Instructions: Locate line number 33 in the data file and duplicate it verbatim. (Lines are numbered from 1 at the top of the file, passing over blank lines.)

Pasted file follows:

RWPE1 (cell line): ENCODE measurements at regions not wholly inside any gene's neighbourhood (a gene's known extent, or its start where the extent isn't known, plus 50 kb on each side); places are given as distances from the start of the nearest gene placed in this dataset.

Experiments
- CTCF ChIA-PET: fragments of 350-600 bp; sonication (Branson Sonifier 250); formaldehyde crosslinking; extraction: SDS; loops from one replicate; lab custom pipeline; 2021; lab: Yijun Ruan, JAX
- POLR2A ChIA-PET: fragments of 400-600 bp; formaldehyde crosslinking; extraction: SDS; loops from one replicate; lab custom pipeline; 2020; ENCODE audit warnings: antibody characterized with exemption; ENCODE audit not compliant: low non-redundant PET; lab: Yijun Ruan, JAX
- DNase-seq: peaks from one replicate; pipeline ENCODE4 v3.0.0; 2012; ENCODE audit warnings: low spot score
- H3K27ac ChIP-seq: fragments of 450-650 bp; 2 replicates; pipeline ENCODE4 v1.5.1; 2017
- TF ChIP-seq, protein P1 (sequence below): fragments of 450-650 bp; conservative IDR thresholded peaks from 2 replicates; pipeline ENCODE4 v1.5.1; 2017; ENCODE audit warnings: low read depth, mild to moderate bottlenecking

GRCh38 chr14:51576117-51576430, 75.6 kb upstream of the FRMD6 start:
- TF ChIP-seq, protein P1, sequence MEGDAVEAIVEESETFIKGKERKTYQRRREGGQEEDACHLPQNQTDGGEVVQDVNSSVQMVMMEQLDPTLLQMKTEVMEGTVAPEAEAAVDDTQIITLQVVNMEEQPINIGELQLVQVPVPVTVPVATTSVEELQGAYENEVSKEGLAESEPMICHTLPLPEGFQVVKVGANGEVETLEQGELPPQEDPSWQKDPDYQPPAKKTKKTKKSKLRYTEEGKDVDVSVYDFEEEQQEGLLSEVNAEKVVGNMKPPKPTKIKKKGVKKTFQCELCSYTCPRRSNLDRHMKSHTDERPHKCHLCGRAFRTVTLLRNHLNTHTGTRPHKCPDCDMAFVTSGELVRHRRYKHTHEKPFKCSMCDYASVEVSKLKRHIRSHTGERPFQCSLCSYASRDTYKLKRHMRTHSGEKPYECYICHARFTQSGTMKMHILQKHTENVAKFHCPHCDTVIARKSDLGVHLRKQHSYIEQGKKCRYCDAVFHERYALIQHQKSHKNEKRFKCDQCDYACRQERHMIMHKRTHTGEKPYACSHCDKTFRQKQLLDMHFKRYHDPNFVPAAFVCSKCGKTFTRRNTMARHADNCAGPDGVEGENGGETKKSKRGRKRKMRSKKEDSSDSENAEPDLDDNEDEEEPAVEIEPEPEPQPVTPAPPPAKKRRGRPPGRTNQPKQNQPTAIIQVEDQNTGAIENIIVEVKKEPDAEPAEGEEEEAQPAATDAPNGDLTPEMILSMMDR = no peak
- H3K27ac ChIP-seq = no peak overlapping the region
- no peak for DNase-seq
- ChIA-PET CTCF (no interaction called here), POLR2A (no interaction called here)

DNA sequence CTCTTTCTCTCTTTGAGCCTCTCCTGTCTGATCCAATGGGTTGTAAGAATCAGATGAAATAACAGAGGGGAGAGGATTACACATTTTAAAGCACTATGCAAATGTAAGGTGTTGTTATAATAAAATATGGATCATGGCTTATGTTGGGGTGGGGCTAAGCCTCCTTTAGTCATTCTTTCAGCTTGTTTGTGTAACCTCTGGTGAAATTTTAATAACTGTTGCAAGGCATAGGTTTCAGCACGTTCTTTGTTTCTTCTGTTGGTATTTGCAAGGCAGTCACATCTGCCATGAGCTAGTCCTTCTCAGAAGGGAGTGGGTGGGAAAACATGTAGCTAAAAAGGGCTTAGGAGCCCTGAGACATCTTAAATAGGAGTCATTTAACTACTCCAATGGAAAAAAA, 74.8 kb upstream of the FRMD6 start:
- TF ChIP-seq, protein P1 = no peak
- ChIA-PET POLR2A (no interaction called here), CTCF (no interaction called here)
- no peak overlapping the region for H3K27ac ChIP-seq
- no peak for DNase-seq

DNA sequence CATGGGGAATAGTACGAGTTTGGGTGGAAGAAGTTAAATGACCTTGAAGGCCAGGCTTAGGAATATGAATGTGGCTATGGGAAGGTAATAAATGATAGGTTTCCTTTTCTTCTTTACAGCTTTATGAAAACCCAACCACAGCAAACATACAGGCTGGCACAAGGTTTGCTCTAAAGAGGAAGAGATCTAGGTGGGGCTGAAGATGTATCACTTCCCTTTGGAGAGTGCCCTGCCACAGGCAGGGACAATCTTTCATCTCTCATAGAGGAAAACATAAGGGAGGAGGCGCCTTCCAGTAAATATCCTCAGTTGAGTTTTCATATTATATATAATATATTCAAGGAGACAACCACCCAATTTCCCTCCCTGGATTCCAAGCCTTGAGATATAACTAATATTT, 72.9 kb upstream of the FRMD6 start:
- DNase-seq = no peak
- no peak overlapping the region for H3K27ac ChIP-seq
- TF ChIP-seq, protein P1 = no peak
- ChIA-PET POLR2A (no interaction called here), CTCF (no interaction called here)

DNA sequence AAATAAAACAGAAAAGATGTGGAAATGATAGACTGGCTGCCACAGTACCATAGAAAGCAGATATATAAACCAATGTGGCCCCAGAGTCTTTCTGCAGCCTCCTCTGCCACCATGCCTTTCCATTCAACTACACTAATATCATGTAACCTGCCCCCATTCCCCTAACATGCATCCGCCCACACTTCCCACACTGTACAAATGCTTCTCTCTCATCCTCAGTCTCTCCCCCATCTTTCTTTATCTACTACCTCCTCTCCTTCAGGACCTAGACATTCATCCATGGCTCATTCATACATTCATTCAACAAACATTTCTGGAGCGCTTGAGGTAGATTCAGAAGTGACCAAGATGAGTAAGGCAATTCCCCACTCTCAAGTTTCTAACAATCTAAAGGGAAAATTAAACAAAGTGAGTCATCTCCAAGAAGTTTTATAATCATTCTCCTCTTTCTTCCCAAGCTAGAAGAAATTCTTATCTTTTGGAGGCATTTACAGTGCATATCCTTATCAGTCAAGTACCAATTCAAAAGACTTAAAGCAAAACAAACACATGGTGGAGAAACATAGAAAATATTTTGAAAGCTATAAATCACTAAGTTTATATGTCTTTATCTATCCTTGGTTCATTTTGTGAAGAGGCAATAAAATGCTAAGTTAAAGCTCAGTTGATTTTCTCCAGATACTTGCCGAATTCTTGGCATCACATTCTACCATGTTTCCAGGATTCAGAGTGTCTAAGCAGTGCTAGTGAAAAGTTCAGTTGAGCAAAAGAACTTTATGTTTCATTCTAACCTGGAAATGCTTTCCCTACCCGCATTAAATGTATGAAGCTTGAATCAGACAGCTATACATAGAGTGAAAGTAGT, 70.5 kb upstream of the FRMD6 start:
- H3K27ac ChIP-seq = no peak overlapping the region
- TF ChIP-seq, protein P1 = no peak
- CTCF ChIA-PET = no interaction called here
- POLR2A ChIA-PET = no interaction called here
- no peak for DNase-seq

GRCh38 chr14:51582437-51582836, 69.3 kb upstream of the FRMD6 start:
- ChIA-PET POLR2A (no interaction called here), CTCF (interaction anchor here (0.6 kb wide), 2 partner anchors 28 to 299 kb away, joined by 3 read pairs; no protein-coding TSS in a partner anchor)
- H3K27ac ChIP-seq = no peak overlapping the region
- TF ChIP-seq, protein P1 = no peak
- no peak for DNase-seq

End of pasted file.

- no peak for DNase-seq